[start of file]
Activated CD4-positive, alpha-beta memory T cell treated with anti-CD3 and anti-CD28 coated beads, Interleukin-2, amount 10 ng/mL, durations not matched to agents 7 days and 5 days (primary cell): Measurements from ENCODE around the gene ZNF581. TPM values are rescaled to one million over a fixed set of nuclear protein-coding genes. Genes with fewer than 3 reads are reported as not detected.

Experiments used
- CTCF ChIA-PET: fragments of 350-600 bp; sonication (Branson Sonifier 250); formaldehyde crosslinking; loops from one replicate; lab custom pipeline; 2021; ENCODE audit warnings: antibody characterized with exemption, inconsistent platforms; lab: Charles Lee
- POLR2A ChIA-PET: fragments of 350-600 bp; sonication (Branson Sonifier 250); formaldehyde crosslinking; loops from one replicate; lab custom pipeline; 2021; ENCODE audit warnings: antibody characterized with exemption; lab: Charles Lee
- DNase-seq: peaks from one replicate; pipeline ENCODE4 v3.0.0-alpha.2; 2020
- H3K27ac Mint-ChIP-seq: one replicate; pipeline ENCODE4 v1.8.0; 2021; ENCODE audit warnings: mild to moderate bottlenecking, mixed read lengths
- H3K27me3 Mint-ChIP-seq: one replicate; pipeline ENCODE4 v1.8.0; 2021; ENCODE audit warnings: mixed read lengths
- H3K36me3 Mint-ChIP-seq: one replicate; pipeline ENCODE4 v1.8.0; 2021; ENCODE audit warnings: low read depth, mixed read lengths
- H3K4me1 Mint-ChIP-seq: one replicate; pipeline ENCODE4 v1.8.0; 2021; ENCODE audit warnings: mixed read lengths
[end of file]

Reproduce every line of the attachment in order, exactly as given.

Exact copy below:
Activated CD4-positive, alpha-beta memory T cell treated with anti-CD3 and anti-CD28 coated beads, Interleukin-2, amount 10 ng/mL, durations not matched to agents 7 days and 5 days (primary cell): Measurements from ENCODE around the gene ZNF581. TPM values are rescaled to one million over a fixed set of nuclear protein-coding genes. Genes with fewer than 3 reads are reported as not detected.

Experiments used
- CTCF ChIA-PET: fragments of 350-600 bp; sonication (Branson Sonifier 250); formaldehyde crosslinking; loops from one replicate; lab custom pipeline; 2021; ENCODE audit warnings: antibody characterized with exemption, inconsistent platforms; lab: Charles Lee
- POLR2A ChIA-PET: fragments of 350-600 bp; sonication (Branson Sonifier 250); formaldehyde crosslinking; loops from one replicate; lab custom pipeline; 2021; ENCODE audit warnings: antibody characterized with exemption; lab: Charles Lee
- DNase-seq: peaks from one replicate; pipeline ENCODE4 v3.0.0-alpha.2; 2020
- H3K27ac Mint-ChIP-seq: one replicate; pipeline ENCODE4 v1.8.0; 2021; ENCODE audit warnings: mild to moderate bottlenecking, mixed read lengths
- H3K27me3 Mint-ChIP-seq: one replicate; pipeline ENCODE4 v1.8.0; 2021; ENCODE audit warnings: mixed read lengths
- H3K36me3 Mint-ChIP-seq: one replicate; pipeline ENCODE4 v1.8.0; 2021; ENCODE audit warnings: low read depth, mixed read lengths
- H3K4me1 Mint-ChIP-seq: one replicate; pipeline ENCODE4 v1.8.0; 2021; ENCODE audit warnings: mixed read lengths